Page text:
Archaeologists discover tomb of ancient Peruvian culture
Archaeologists in Peru have discovered a tomb containing multiple burials belonging to the Chimú culture in the Samanco archaeological complex, a small urban trading town located in the lower Nepeña Valley on the arid, mountainous Peruvian coast. According to researchers, the burial brings a new understanding of the relationship between the Chimú and their conquerors, the Incas.
The Chimú culture is believed to have emerged out of the remnants of the Moche civilization in approximately 900 AD. They resided on the north coast of Peru in a narrow strip of desert, 20 to 100 miles wide, between the Pacific and the western slopes of the Andes. The Chimú are known for their black ceramics, intricate works with precious metals, and textiles made from alpaca wool. However, in 1470, they were conquered by the Inca under Pachacuti Inca Yupanqui and his son Topa Inca Yupanqui. The Inca absorbed much of the Chimú high culture, including their political organization, irrigation systems, and road engineering, into their own imperial organisation.
The recently discovered tomb in Samanco dates to the 15 th or 16 th centuries, shortly before the conquest of Peru by the Spanish. It contained the remains of six people and a number of grave goods including fine textiles, jewellery, and musical instruments. Archaeologists Matthew Helmer and Jeisen Navarro, who investigated the site, said that the objects suggest that the individuals buried in the tomb were noble musicians and weavers, with the exception of two women who appear to have been sacrificed to accompany the deceased elite into the afterlife.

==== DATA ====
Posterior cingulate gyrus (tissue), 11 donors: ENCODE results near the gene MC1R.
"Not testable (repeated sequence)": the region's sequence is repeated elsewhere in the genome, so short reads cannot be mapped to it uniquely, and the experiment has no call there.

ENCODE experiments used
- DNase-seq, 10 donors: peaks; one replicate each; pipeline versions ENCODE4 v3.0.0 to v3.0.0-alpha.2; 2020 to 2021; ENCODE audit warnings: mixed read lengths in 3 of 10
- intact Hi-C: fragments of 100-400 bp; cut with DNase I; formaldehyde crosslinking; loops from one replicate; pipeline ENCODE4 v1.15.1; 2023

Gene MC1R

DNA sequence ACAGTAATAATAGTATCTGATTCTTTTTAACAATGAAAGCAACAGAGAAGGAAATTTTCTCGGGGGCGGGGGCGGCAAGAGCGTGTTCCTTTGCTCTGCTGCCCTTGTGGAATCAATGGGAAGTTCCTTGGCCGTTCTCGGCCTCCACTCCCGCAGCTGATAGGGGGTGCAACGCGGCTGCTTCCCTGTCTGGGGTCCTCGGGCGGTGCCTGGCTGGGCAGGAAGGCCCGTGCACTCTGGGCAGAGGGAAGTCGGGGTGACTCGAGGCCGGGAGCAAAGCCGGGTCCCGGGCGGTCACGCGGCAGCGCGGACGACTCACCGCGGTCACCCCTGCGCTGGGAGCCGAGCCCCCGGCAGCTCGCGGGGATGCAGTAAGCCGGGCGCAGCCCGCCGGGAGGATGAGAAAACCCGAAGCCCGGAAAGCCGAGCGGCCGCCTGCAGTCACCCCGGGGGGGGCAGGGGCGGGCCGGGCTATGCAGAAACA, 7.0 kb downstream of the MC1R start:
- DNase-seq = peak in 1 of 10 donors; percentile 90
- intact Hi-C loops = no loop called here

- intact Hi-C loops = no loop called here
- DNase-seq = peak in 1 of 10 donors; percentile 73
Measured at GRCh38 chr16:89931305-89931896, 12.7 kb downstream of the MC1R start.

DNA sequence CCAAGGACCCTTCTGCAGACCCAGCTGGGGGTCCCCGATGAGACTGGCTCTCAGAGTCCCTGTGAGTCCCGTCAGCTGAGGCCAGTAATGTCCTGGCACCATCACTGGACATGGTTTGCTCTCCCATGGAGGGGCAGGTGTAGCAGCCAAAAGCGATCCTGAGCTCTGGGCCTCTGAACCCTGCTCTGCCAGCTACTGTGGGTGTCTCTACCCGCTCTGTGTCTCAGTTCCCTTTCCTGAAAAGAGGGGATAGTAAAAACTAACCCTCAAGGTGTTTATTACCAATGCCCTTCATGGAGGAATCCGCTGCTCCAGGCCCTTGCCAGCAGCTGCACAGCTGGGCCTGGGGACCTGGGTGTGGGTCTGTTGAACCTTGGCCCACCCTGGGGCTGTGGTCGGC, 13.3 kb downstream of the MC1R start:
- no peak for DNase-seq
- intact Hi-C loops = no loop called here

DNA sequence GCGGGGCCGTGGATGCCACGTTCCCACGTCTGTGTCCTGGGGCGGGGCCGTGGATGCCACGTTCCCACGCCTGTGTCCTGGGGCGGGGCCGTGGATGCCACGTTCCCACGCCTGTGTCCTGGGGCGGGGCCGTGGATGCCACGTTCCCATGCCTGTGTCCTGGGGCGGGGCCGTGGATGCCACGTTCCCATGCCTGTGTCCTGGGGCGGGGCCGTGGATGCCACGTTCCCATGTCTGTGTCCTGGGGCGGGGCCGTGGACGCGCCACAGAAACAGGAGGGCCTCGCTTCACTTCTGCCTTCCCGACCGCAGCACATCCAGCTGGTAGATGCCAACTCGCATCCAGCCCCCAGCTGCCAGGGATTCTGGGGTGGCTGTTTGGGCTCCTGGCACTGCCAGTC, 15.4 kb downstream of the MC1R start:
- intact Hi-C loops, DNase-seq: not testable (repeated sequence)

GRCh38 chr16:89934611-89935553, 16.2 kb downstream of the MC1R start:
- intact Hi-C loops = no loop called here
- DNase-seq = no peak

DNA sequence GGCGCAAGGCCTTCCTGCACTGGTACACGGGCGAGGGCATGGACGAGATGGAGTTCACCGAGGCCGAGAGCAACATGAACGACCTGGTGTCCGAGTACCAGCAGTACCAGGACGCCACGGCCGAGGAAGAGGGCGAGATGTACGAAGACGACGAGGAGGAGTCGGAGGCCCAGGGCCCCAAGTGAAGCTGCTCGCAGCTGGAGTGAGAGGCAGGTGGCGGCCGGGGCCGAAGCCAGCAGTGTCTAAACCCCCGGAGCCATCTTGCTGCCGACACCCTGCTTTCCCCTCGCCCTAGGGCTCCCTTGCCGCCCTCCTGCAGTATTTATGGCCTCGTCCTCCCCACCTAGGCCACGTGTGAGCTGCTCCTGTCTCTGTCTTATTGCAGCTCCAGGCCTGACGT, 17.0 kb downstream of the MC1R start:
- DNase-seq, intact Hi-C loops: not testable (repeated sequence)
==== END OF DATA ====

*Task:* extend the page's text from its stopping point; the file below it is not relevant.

“This is one of the very few Chimú-Inca tombs ever excavated. It reveals interesting details about the coastal Andean world just prior to European contact,” said Helmer.
Helmer suggested that the discovery reveals new information about Inca-Chimú relations, saying “Although the Chimú warred with the Inca before being conquered, grave goods like this indicate that the Incas allowed previous coastal beliefs to continue rather than impose their own pantheon during the consolidation of their empire.”
However, it seems equally likely that surviving members of the Chimú culture went to great lengths to hide their traditions from their fierce conquerors and that this was not a case of being “allowed” to continue practicing their beliefs.